2021/07/06 | Research | Virtual & Augmented Reality
In neurorehabilitation after stroke or brain injury, immersive virtual reality can be a valuable tool to re-train lost motor skills. To date, embodiment of a virtual avatar was hypothesized to be essential for this. Now, the ARTORG Motor Learning and Neurorehabilitation lab, in collaboration with the Department of Psychology, UniBern, has shown in a first study that congruent multisensory information might be even more important to accurately and rapidly perform motor tasks in immersive VR.
Studies into immersive virtual reality for neurorehabilitation have not specifically distinguished between congruent vs. incongruent multisensory stimulation used to modulate body ownership to improve motor task performance. The present study aimed to take a closer look at this correlation between congruent vs. incongruent visuo-tactile information and motor performance.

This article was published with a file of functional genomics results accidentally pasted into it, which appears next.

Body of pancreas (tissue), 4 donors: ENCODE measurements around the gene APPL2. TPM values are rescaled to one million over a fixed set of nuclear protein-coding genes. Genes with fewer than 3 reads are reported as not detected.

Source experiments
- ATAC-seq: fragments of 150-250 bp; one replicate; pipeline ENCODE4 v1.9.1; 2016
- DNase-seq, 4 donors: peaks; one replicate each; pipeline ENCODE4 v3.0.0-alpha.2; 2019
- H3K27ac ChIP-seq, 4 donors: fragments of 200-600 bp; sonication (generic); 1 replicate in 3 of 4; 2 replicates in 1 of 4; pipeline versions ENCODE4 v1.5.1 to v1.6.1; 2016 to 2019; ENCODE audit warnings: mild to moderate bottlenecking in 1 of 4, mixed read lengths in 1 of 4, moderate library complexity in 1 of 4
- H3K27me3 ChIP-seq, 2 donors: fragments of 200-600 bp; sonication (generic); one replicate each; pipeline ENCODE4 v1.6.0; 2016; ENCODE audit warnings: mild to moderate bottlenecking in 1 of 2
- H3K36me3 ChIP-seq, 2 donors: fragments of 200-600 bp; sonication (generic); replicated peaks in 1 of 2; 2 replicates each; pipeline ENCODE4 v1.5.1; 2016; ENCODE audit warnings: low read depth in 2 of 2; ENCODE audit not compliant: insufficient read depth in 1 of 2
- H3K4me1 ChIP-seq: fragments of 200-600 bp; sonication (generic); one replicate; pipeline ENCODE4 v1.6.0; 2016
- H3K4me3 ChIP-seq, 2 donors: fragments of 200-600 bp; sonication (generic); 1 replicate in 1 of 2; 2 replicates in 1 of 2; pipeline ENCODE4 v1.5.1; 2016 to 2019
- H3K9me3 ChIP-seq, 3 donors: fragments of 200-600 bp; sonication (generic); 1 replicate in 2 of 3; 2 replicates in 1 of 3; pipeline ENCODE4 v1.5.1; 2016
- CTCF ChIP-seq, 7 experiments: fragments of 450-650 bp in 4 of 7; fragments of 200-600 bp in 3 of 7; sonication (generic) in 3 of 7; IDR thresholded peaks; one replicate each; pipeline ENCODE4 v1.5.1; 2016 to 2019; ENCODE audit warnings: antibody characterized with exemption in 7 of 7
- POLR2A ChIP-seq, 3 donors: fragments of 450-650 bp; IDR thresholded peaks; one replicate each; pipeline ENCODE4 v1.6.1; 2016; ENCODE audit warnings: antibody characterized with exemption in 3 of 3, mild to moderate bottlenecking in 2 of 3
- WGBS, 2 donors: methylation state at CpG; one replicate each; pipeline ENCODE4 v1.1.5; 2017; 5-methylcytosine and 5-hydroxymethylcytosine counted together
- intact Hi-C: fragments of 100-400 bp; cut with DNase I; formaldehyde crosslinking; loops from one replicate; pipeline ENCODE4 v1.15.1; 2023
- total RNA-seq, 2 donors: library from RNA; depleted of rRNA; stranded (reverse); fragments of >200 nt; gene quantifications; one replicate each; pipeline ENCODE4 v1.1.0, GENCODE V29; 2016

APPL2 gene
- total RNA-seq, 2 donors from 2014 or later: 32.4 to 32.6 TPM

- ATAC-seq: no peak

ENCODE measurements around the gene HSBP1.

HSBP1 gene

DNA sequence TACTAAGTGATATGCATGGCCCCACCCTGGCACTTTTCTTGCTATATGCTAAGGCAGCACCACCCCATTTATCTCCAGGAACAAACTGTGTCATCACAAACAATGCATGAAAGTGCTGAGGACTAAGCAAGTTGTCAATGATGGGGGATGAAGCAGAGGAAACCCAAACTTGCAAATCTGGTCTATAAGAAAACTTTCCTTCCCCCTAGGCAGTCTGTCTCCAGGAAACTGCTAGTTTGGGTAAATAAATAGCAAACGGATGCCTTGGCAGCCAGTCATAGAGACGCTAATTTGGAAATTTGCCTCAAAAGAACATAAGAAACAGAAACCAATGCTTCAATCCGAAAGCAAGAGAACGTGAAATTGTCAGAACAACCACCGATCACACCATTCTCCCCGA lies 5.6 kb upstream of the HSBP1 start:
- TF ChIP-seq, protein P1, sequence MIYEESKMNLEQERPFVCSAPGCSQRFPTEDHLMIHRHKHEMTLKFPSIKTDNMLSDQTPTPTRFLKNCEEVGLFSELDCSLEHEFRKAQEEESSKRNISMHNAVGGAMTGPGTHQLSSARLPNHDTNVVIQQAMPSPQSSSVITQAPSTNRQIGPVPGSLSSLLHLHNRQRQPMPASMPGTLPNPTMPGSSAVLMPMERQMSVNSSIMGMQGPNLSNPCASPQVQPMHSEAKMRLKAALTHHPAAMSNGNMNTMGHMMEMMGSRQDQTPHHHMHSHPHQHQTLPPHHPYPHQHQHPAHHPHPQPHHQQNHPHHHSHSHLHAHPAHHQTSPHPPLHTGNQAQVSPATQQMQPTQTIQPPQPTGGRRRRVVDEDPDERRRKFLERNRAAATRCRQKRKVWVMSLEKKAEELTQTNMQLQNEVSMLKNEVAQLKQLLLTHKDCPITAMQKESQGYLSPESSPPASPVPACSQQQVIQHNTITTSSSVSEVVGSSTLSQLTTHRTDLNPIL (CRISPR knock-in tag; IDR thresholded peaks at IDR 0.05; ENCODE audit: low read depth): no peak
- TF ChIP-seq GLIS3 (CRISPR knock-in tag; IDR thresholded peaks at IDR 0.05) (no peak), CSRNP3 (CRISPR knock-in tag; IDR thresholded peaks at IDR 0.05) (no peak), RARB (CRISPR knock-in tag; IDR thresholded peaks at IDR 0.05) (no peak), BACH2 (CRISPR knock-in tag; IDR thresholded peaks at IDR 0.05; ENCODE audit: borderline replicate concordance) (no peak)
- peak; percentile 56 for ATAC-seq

50 healthy participants performed a decision-making and a motor task. Body ownership was assessed subjectively via questionnaires and objectively with galvanic skin response. Results suggest that congruent information spurred reaction times and completion times of motor tasks in immersive VR, while the benefit of subjective body ownership on motor task performance requires further investigation. Authors conclude that providing congruent information in immersive VR is especially beneficial for training motor tasks, e.g. in neurorehabilitation.
Link to the study
Motor Learning and Neurorehabilitation: Immersive Virtual Reality